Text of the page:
“Eucharistic famine” is resulting from the priest shortage, Pieczynski claimed. She said that the CTA’s campaign was inspired by the June statement of Archbishop Rembert Weakland (Milwaukee), Bishop Raymond Lucker (New Ulm), Bishop Thomas Gumbleton (Detroit), and a few other bishops. Their letter calling for open discussion of ordination of women and related issues was a response to Ordinatio sacerdotalis.

Bishops Gumbleton and Lucker were speakers at the CTA conference. Both are vocal supporters of the ICEL/BCL revisions.

Strikingly similar arguments about the priest shortage were made by Msgr. Frederick McManus in his address to the Federation of Diocesan Liturgical Commissions (FDLC) in October. He also describes “inculturation” as “adapting the liturgy to the culture and tradition of peoples.” McManus is a founding member of ICEL, consulter to the BCL, professor emeritus of canon law at Catholic University of America, former president of the Canon Law Society of America (CLSA), and remains editor of its influential canon law journal, The Jurist. In October the CLSA issued a statement proclaiming that there is no canonical impediment to ordaining women as deaconesses.

During the NCCB conference, I also attended a press conference sponsored by New Ways Ministries, announcing its “Bridge-Building Award” recipient, Bishop Gumbleton.

The press conference featured talks by Bishop Gumbleton, who praised the honesty and integrity of homosexuals who come out; and his gay brother Dan, who said honesty compelled him to leave his wife of fifteen years (the couple has four daughters). The award plaque was a skillfully painted modern “icon” titled “Christ the Bridegroom,” depicting Jesus enthroned with St. John the Evangelist draped across his lap. The accompanying comment noted that Christ is shown as “teacher, friend and lover.”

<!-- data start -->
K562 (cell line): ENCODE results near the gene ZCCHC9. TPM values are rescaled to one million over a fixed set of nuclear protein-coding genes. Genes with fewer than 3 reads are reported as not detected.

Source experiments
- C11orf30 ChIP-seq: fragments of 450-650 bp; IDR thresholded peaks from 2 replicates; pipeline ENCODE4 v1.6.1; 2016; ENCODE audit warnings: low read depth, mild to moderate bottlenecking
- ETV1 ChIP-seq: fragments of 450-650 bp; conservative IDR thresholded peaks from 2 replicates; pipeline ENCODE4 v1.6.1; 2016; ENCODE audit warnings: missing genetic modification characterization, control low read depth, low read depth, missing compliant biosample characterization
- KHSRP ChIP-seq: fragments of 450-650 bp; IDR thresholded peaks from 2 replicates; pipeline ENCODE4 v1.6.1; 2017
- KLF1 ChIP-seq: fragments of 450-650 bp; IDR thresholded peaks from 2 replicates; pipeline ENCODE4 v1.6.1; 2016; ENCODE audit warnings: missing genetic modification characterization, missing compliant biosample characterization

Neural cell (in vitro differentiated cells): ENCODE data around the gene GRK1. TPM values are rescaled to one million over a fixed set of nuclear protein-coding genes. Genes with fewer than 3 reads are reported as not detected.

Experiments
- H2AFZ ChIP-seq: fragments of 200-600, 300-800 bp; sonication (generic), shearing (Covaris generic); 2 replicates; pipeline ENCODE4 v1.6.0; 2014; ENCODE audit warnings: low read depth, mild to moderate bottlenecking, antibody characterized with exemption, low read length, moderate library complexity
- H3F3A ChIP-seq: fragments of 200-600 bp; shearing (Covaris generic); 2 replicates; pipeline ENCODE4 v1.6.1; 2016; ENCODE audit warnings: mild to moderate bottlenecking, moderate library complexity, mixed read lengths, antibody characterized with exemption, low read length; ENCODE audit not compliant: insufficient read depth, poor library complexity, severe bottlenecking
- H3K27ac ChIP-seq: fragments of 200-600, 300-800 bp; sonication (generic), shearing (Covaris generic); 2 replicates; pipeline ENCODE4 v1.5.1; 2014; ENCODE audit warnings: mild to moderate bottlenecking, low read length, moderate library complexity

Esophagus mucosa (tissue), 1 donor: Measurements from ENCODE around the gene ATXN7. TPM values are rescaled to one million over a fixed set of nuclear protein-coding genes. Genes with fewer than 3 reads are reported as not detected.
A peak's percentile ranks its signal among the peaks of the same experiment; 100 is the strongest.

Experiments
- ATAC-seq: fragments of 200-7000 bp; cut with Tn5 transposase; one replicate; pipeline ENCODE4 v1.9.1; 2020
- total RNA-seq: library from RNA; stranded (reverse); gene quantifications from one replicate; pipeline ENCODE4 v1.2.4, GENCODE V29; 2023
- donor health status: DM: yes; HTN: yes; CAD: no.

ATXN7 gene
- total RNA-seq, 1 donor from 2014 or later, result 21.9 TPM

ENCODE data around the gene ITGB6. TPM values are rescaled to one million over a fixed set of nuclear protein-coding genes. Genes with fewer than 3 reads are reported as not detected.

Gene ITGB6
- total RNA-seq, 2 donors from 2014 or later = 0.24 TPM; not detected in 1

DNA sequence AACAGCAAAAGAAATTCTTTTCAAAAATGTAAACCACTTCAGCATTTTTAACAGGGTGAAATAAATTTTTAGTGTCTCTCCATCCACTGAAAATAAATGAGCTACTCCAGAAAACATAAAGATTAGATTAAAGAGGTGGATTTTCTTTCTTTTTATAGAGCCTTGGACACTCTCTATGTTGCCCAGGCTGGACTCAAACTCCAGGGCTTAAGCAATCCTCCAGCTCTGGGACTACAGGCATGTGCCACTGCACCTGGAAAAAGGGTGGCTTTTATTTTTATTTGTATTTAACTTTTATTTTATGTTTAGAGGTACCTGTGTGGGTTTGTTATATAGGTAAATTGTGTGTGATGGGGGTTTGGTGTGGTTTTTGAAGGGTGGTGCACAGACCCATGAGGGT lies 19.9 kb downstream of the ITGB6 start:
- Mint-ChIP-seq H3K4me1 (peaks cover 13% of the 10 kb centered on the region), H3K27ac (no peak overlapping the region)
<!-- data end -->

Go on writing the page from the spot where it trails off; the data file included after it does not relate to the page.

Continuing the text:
Bishop Joseph Imesch (Joliet), former chairman of the committee on the women’s pastoral, gave the invocation at the award banquet; and Bishop Matthew Clark (Rochester), former chairman of the Committee on Women, gave the benediction, according to the program. Listed on the program among friends and supporters of New Ways Ministries were several other bishops and retired bishops, including Bishop John Snyder (St. Augustine), who just completed a term as chairman of the Women’s Committee.

While these “interlocking directorates” come as no surprise to those who have become familiar with theological dissent that has permeated virtually every Catholic institution, it may be that most bishops have somehow managed to avoid making connections between the dominant influence of dissent and such phenomena as the “vocation crisis,” dissolution of female religious orders, sexual aberrations among the clergy, the push for women’s ordination, expanding liturgical roles for women and reinstatement to the active priesthood of ex-priests, denuding churches of traditional Catholic symbols, demands for turning the Eucharistic sacrifice into a communal meal, the attempt to force the worship of the Catholic Church to conform to contemporary culture rather than the other way around.

At least one hopes most bishops do not understand this. Otherwise, that an overwhelming majority of bishops find no reason to question the liturgical experts is more than simply discouraging.

Pope John Paul II, in his address to the United Nations October 5, noted that the strong cultural identity of Poland made resistance to repression possible. “Every nation,” he said, “… enjoys the right to its own language and culture through which a people expresses and promotes … its fundamental spiritual ‘sovereignty.’ Every nation therefore has also the right to shape its life according to its own traditions … Every nation has the right to build its future by providing an appropriate education for the younger generations.”